On April 5 as part of the Arkansas Supreme Courts public outreach program, oral arguments were held in the Heber Springs High school Fine Arts Auditorium, concerning the case HARRIS V. STATE OF ARKANSAS. (CR-17-533) Twice each year the Supreme Court travels within the state to allow the public the opportunity to see how the court functions and to witness oral arguments in an actual case. Students from Heber Springs, Pangburn, Quitman, Mountain View, Midland, Rosebud, and ASU were present to observe the Appellate Court proceeding as were many members of the public.
Derrick Lynell Harris was accused of the capital murder and the aggravated robbery of Jimmy Gathings in 1996. Gathings was was shot and killed during the armed robbery. At trial, Harris was found guilty and sentenced to a mandatory sentence of life, without parole. Harris was 15 years old when he committed the crime. A new law called the Fair Sentencing of Minors Act of 2017 (FSMA) required all minors with a sentence of life without parole to have their sentence changed to life in prison with eligibility for parole after 30 years. Harris is challenging the FSMA and contends that he should be allowed a new sentencing hearing.
Hearing the case were Associate Justice Rhonda K. Wood, Associate Justice Josephine L. Hart, Associate Justice Robin F. Wynne, Associate Justice Shawn A. Womack, Associate Justice Karen R. Baker, Chief Justice John Dan Kemp and Associate Justice Courtney Hudson Goodson.
Although Appeals on Wheels is a legal argument about what the proper interpretation of the law is, it is not a trial and therefore there are no witnesses and no evidence presented. The precedents for this case are MILLER V. ALABAMA, in which a 2012 US Supreme court decision found that mandatory sentences of life without parole for juveniles violated their constitutional rights, JACKSON V. NORRIS when a decision was made by the Arkansas Supreme Court in 2013, following the miller case, that a man sentenced to life without parole when he was a juvenile should have his sentence vacated and be given a new sentencing hearing and KELLEY V. GORDON, a 2016 decision by the Arkansas Supreme Court deciding that another felon sentenced to life without parole as a minor should receive the same relief as was granted in the Jackson case and have his sentence vacated as well and receive a new resentencing hearing. Both the Jackson and Kelley cases were decided before the passage of FSMA. A precedence is a principle, earlier action or rule established in previous legal cases that guide or binds later courts in how they decide or analyze the arguments in a new case.
Under the FSMA, Harris had his sentence of life without parole changed to life with the possibility of parole in 2017, under the new law he was not given a resentencing hearing and he argues that he has the right to a new, individual resentencing hearing that could possibly provide evidence that may reduce his sentence. He argues that he received unfair and unequal treatment when he was resentenced under FSMA without a hearing, that it is a violation of his Eighth Amendment right to be switched from life without parole to life with the possibility of parole without a hearing. Additionally, he argues that FSMA is unconstitutional because it imposes punishment without a trial and that it subjected him to a harsher penalty than he could have received under the new law at the time he committed the crime and that it violates the principle of Separation of powers. A doctrine of constitutional law to keep the three branches of the government separate.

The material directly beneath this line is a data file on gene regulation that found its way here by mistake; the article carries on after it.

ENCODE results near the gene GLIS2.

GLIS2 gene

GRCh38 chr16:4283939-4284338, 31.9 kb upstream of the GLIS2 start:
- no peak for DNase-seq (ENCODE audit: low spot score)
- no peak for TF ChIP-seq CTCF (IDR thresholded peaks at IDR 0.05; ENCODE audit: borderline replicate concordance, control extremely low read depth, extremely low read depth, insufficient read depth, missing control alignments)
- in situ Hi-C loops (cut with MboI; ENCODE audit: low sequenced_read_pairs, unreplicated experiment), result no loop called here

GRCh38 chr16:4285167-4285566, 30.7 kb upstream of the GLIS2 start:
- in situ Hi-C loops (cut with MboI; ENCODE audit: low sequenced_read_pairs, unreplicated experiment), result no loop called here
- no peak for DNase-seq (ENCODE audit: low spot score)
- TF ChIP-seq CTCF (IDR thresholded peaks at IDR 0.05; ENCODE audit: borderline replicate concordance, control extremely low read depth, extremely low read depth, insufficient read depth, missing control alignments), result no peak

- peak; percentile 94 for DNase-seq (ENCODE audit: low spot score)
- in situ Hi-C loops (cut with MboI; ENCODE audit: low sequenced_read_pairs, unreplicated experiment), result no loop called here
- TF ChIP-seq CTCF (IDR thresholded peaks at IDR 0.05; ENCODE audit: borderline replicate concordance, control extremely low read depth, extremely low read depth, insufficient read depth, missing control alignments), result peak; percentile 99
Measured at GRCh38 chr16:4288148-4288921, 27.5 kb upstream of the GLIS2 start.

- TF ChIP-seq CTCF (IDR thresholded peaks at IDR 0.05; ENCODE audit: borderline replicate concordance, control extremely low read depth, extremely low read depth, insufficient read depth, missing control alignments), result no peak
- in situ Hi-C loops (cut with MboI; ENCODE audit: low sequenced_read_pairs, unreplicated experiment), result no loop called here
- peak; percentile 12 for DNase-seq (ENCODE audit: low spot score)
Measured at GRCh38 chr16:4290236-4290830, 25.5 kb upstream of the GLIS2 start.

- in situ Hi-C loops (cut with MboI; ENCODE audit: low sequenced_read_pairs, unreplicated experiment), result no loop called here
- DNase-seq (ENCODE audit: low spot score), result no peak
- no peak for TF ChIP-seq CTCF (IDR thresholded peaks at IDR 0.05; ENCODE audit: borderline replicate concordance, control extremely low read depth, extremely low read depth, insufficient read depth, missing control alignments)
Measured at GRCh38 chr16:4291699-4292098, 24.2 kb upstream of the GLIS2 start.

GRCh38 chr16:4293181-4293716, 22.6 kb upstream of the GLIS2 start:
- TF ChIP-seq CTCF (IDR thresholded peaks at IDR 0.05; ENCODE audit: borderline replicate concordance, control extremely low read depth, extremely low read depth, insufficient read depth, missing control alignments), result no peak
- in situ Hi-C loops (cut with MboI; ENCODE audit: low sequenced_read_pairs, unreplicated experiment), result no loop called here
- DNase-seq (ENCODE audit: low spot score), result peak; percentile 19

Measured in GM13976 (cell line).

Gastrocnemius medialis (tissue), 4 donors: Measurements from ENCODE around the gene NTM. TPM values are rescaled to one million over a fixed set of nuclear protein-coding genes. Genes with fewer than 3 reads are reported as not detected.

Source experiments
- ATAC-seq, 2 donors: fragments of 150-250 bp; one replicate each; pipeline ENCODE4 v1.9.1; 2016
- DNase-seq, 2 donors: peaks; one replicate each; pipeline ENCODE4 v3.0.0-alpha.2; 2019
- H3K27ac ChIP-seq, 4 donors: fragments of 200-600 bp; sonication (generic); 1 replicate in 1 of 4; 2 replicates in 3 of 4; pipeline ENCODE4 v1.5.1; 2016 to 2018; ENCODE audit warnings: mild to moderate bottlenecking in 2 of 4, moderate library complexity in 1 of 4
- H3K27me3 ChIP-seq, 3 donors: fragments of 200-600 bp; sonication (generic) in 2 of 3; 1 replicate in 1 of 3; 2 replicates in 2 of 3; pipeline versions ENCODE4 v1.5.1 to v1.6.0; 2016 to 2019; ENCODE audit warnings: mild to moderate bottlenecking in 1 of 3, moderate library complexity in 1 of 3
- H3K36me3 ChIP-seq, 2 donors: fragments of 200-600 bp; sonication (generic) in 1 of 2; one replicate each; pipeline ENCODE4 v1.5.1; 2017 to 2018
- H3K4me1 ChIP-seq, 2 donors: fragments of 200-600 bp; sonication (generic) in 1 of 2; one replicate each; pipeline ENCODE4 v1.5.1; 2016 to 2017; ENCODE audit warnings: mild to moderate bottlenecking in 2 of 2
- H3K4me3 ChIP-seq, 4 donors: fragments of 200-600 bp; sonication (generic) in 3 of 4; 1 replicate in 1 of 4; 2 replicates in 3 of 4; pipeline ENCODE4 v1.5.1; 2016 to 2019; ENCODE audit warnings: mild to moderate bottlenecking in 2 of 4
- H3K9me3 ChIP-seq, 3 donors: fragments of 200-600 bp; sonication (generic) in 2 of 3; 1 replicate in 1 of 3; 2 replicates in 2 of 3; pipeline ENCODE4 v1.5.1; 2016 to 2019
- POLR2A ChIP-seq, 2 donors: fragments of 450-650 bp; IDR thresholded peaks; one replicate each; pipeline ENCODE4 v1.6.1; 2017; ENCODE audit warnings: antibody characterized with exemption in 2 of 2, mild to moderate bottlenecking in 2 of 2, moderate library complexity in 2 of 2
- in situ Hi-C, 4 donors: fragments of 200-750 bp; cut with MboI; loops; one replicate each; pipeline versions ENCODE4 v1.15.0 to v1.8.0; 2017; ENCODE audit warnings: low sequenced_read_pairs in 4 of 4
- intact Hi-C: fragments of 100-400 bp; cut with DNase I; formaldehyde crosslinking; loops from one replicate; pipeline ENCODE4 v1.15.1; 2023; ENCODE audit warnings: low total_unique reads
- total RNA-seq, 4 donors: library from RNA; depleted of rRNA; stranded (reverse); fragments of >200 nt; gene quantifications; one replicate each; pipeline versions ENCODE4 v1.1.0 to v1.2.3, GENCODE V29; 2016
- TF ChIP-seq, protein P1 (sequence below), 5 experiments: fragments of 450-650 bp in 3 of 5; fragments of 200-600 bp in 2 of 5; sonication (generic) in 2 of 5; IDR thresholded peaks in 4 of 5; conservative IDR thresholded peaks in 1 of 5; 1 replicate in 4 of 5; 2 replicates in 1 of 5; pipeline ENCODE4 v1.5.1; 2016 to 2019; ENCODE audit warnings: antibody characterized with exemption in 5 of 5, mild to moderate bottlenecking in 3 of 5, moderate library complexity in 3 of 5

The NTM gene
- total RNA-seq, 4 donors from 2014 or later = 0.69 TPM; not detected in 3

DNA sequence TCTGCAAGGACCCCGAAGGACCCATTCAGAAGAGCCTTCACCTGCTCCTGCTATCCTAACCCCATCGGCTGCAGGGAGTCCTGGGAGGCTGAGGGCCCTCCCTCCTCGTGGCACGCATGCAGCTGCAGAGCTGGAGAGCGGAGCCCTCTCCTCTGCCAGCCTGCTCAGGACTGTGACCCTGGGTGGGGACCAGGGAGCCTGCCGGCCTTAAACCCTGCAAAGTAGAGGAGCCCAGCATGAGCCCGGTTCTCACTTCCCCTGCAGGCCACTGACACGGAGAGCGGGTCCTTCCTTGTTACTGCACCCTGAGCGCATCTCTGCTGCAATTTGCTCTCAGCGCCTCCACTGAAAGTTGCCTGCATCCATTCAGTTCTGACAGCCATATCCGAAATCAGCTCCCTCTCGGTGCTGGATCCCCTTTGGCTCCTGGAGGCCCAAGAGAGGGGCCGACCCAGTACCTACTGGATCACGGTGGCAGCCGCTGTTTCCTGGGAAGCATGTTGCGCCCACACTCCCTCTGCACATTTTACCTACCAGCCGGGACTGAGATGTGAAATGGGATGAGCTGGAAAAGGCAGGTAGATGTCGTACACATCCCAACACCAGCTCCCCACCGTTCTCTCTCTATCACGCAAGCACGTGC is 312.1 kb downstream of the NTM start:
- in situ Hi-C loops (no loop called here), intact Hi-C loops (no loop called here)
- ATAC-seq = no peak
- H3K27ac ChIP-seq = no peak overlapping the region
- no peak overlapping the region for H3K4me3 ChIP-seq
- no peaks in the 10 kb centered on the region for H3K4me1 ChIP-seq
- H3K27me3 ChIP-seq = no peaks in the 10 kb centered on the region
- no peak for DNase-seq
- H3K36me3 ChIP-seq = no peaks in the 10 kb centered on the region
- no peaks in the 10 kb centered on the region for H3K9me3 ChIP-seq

The States response to these arguments was that no new arguments were allowed, Harris had the chance to do so after asking to be resentenced and failed to do so. That only juvenile sentenced to life without parole have the right to resentencing hearings but because Harris' sentence was changed to life with the possibility of parole he doesn't have the right to a new hearing. The State rejected all of Harris' arguments deciding that there are no separation of power issues and that he did not receive unfair, unequal, or arbitrary punishment.
After the oral arguments were presented and the court adjourned, students were divided into smaller groups with a Justice speaking to each group. This gave the students an opportunity to have individualized attention from a member of the state's’ highest court, and to ask any questions they may have about the justice system and how the court operates within our communities.
Information used in this article can be obtained at COURT CONNECT Case ID CR-17-533.( URL: https://caseinfo.aoc.Arkansas.gov). Additional information on FSMA can be found at the Arkansas Legislatures website (URL: https://goo.gl/xNMGZB).